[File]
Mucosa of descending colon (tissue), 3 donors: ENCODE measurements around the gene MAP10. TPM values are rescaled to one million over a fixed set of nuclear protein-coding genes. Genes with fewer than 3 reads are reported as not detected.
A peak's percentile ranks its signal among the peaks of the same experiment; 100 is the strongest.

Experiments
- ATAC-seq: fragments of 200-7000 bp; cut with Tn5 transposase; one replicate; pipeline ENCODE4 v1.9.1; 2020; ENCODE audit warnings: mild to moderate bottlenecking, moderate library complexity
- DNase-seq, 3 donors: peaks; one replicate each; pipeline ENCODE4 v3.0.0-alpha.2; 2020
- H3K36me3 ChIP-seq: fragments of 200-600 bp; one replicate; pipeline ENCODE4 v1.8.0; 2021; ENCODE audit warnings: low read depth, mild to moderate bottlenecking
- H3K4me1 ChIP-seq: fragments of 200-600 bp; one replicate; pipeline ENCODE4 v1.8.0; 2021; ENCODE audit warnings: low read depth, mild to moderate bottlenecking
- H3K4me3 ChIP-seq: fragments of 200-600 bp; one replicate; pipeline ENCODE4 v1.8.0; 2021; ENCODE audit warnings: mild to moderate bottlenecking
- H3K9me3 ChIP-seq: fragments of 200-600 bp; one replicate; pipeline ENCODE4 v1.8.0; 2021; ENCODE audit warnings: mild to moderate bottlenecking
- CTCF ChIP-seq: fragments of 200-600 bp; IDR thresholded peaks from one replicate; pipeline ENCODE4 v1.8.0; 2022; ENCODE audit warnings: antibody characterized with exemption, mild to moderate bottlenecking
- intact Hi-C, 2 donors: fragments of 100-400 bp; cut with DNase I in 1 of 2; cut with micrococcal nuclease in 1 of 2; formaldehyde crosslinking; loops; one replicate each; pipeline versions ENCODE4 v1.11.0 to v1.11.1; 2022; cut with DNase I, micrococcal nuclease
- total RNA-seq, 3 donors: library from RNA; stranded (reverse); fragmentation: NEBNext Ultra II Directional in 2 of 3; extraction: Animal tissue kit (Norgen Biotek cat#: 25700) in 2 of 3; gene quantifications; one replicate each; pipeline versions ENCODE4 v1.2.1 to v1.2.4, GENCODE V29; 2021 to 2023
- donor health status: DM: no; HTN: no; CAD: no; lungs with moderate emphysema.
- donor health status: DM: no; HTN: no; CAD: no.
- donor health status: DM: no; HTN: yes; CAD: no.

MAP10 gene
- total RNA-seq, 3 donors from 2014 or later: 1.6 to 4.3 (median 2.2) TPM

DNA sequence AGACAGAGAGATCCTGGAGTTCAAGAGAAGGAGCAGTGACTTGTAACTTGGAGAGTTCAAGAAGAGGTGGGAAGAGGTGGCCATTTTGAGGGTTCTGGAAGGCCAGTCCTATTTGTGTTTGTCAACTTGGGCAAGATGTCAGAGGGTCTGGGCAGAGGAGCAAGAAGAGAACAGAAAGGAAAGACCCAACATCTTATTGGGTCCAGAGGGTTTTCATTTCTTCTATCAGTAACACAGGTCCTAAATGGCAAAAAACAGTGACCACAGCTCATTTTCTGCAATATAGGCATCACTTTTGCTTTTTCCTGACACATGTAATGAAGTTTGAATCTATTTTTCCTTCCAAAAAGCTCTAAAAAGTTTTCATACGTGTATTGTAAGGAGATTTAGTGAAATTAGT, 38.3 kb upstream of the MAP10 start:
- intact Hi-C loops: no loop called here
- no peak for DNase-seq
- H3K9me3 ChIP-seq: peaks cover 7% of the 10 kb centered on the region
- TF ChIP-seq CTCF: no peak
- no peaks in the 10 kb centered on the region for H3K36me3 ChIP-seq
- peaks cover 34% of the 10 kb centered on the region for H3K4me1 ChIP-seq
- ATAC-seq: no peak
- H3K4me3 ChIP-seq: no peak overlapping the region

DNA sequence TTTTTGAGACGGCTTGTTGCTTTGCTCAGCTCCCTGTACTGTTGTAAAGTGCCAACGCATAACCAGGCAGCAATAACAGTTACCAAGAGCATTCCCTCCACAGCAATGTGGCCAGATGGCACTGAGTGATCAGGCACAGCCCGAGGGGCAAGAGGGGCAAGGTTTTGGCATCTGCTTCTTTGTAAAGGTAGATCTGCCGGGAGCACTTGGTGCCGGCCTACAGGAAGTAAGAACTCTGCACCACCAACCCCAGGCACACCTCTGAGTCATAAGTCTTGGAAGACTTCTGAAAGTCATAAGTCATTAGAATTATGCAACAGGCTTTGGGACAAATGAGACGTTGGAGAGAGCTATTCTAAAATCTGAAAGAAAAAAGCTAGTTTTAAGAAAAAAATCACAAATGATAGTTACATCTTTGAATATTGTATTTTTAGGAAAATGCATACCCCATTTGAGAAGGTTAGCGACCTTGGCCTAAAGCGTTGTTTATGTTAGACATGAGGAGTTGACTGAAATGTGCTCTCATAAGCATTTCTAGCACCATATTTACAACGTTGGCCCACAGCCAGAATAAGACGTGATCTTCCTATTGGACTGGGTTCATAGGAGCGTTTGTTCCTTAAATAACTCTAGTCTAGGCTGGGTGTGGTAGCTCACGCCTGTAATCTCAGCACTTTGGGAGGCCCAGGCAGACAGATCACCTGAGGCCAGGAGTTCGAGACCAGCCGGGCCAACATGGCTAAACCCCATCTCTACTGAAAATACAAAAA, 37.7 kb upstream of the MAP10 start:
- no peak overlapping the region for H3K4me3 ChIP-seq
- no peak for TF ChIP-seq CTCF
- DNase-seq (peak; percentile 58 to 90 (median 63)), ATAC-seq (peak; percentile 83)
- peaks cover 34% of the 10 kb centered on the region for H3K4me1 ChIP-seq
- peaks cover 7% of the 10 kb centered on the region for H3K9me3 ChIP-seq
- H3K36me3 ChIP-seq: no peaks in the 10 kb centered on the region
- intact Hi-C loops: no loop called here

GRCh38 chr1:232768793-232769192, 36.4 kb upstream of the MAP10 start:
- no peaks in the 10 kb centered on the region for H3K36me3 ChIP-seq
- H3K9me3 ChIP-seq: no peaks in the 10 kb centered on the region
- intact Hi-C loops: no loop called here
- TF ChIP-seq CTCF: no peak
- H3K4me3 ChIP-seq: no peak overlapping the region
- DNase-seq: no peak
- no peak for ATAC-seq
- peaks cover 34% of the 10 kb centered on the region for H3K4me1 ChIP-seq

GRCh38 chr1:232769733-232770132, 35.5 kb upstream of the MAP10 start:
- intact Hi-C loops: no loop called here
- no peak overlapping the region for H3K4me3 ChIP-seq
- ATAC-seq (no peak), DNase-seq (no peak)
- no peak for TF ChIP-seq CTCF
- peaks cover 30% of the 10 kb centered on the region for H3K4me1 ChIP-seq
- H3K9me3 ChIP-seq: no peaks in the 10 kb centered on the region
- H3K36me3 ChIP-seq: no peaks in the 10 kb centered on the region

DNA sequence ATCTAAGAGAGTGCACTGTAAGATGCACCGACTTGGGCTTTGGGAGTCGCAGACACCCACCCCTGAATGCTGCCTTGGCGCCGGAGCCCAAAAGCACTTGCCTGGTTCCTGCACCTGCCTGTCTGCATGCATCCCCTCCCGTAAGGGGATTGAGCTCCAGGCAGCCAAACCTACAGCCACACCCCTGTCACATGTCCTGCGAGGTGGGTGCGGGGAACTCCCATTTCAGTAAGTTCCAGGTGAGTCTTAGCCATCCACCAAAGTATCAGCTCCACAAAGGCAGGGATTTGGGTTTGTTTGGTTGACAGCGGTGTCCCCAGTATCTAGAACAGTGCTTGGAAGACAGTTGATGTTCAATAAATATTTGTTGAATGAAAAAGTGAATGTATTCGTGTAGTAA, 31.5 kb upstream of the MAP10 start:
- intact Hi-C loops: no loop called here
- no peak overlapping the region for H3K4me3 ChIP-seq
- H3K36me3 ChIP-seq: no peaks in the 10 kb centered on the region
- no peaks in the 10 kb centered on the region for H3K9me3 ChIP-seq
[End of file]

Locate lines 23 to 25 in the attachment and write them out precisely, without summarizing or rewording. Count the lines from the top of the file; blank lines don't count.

- no peaks in the 10 kb centered on the region for H3K36me3 ChIP-seq
- peaks cover 34% of the 10 kb centered on the region for H3K4me1 ChIP-seq
- ATAC-seq: no peak